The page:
3.  The fact women do more unpaid care work than men is a cultural problem — it has nothing to do with government policy.

It has everything to do with government policy! If governments ensured the richest people and corporations were fairly taxed and invested this money in vital public services and basic infrastructure such as water and energy systems, they could help lift the responsibility of care from women.

Governments and companies can also help challenge negative stereotypes such as the belief that women are ‘naturally’ better carers or that housework is ‘women’s work.’ Uruguay’s Care Act, introduced in 2016, is celebrated as a model for the future of care —it has boosted care services for children, people with disabilities and the elderly while breaking down gender stereotypes.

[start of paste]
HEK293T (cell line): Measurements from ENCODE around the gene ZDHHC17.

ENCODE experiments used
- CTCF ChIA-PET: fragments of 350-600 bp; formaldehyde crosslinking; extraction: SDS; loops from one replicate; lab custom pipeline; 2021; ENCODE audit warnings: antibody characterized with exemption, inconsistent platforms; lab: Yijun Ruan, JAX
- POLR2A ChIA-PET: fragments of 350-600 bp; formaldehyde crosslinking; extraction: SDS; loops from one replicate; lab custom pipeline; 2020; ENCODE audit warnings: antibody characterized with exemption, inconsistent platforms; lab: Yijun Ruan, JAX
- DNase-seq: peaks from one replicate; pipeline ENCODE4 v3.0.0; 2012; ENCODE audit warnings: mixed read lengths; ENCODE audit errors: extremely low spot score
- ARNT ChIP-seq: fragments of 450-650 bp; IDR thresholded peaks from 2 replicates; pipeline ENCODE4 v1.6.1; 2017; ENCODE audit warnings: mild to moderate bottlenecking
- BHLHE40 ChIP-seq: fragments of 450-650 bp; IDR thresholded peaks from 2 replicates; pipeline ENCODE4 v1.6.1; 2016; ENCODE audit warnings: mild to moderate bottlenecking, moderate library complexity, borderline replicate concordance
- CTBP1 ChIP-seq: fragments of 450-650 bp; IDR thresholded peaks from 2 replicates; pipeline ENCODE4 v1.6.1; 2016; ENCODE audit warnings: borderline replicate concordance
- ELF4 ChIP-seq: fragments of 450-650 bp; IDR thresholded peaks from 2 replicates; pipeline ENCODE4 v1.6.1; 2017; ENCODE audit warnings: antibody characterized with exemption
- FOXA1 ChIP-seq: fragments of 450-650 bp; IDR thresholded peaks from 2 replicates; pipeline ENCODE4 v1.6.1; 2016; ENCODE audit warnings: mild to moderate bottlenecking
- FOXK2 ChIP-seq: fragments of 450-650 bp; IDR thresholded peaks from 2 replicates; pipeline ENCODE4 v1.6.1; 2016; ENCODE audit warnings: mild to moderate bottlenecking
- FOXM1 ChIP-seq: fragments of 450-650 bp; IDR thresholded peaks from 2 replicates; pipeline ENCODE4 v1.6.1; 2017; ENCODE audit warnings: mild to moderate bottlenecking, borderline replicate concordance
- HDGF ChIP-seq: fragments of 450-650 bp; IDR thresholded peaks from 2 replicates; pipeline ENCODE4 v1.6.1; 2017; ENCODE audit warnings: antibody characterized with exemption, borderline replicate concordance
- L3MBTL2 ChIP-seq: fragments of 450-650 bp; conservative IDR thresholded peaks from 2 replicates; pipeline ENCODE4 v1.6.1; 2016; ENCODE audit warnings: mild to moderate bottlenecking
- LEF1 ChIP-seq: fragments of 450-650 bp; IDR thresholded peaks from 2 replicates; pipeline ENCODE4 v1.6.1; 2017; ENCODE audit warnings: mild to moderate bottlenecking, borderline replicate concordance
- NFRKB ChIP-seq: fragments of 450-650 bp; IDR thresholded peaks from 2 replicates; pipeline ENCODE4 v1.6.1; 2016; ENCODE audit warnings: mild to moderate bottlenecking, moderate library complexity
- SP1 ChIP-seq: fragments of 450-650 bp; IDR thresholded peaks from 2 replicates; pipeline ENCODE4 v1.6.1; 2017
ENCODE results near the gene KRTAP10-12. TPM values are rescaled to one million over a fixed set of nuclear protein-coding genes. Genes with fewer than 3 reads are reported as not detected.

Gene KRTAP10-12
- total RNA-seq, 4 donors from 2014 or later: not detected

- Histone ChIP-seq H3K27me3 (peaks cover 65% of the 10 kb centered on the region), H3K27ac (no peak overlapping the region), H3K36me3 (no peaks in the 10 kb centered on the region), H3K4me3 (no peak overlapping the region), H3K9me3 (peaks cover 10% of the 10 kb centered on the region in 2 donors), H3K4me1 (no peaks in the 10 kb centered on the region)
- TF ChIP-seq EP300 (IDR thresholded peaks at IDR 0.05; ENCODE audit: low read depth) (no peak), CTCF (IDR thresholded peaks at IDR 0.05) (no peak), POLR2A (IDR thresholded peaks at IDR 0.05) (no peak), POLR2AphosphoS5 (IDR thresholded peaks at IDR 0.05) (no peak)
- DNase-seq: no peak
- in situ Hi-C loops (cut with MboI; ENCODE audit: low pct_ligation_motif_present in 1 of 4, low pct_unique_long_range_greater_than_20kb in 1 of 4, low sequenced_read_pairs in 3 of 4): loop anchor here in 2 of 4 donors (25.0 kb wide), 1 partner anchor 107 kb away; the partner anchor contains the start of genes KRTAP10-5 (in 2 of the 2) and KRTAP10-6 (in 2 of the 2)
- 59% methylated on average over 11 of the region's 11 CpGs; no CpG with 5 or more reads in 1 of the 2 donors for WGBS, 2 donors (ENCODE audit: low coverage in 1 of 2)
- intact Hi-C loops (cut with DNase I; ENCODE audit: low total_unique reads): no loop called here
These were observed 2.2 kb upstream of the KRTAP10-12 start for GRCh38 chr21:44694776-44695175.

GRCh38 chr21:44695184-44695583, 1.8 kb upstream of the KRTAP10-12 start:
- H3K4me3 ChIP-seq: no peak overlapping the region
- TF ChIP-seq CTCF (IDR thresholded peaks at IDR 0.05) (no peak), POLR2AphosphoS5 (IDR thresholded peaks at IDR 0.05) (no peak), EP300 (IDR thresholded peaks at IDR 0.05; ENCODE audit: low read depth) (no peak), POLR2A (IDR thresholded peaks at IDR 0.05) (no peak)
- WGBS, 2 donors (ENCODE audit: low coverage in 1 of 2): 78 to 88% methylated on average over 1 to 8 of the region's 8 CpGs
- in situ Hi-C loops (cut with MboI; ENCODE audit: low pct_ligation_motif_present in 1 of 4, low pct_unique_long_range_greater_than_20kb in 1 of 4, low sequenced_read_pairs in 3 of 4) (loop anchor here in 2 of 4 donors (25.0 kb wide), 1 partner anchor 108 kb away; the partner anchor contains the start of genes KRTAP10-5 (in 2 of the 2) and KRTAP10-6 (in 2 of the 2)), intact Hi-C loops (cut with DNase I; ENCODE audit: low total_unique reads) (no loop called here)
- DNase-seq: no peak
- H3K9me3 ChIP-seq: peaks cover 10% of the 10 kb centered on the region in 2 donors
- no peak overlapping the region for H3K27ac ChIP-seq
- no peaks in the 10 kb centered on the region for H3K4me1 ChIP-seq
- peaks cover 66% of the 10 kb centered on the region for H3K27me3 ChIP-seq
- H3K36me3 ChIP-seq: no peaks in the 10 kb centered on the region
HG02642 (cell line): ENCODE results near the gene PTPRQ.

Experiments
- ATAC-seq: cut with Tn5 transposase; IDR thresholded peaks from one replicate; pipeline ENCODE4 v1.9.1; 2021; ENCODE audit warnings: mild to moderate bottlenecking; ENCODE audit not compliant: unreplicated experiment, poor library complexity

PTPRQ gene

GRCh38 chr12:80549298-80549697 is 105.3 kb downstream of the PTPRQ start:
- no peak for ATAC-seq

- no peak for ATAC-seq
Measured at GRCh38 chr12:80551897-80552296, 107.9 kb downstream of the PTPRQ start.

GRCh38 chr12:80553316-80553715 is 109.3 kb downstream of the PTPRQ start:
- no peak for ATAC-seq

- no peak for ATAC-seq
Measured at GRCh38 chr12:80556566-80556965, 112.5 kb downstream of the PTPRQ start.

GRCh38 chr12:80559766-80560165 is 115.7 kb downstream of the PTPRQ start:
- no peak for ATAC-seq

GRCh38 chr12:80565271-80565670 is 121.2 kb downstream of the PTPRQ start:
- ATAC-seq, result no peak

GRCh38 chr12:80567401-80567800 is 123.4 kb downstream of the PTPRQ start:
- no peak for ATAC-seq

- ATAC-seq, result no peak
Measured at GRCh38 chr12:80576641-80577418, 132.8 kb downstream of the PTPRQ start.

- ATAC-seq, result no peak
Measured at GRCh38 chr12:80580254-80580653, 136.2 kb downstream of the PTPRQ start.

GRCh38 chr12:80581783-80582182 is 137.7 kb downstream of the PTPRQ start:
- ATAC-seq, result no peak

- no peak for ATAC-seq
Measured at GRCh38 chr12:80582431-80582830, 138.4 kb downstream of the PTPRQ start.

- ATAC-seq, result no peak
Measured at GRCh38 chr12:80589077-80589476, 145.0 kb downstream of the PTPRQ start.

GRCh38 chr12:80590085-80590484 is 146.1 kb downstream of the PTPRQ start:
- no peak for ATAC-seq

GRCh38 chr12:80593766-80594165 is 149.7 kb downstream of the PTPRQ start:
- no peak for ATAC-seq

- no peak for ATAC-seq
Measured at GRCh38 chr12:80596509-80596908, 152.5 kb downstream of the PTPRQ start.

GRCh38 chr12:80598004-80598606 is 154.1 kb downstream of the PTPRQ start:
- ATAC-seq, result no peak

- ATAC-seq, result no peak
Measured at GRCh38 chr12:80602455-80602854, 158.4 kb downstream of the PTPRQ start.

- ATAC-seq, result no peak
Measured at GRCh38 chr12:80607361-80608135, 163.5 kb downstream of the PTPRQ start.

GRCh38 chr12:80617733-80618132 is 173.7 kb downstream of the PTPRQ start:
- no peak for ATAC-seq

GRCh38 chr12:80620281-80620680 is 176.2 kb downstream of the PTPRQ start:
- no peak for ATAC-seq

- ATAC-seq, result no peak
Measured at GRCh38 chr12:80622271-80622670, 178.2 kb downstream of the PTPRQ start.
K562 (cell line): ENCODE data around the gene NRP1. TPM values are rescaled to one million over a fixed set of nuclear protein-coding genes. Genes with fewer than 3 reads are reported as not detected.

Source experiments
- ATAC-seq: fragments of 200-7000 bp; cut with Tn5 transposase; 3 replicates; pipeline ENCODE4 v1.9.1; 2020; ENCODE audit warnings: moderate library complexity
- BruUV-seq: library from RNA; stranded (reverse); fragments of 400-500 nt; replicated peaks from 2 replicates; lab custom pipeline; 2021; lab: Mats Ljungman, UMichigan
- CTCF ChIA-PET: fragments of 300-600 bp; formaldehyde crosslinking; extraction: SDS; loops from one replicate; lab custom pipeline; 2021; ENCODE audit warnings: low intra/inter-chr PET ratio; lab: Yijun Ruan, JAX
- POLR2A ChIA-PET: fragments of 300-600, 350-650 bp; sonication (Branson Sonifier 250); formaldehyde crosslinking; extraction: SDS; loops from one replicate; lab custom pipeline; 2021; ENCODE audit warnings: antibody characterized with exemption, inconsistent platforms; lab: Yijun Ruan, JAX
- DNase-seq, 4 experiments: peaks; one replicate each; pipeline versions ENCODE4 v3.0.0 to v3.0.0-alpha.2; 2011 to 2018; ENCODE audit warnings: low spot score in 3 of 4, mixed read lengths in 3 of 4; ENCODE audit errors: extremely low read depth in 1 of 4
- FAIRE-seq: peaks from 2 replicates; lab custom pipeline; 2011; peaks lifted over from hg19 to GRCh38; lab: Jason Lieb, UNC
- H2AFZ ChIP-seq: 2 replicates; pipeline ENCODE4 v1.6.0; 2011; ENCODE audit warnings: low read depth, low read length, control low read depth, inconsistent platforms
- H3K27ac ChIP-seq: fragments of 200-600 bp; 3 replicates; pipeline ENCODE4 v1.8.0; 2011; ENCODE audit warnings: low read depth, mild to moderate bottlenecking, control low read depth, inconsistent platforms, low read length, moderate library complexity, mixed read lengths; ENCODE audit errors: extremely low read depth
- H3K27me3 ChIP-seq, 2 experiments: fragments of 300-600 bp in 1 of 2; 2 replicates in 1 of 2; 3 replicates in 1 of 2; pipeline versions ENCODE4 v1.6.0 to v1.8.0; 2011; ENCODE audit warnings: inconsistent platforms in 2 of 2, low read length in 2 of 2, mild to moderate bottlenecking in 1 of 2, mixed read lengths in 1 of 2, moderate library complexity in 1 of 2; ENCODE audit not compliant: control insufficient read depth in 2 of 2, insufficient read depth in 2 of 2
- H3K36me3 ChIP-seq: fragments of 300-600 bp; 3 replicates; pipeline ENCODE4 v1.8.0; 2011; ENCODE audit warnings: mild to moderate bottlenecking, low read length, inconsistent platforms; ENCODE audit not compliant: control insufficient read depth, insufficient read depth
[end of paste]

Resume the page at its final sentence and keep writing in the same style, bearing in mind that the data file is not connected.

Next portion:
4. Isn’t capitalism working? The global economy is growing, and poverty is declining.

A healthy market economy is key to tackling poverty and inequality, but we don’t have that. We have an extreme form of capitalism that only works for those at the top.

The number of people living in extreme poverty (less than $1.90 a day) has fallen globally, which is to be celebrated. However, the rate at which extreme poverty is being reduced has halved since 2013 and in some parts of the world the number of people living in extreme poverty is actually rising. Almost half of humanity is still living on less than $5.50 a day. They are not living in extreme poverty, but they are still very poor —struggling to keep their heads above water and just one medical bill or failed harvest away from extreme poverty.